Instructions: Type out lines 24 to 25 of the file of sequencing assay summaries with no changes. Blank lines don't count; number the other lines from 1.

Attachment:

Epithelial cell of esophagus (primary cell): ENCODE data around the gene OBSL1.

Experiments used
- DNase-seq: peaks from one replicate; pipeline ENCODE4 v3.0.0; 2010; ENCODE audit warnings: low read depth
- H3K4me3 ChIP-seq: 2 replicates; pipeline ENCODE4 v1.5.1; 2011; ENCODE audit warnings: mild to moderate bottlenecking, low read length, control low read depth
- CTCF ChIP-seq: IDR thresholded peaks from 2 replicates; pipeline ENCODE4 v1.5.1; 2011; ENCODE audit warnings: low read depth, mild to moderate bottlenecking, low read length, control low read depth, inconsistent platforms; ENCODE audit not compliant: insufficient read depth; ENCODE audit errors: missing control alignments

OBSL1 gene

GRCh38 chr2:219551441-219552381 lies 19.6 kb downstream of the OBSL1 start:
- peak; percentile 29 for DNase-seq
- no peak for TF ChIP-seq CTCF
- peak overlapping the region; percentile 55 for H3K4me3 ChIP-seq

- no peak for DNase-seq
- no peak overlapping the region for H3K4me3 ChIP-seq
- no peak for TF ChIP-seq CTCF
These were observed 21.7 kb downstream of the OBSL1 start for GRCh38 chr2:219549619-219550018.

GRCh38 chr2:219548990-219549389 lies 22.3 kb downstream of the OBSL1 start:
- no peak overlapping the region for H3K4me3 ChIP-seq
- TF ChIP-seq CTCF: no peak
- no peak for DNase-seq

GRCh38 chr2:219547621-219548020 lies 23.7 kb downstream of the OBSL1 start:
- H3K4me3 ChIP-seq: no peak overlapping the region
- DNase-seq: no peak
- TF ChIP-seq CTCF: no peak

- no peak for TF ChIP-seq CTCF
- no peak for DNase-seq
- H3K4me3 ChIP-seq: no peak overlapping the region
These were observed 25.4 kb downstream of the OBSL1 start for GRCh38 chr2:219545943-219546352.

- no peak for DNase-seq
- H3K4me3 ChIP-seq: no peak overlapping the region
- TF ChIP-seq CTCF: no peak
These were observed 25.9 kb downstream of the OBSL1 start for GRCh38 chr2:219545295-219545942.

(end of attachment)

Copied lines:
- no peak for DNase-seq
- H3K4me3 ChIP-seq: no peak overlapping the region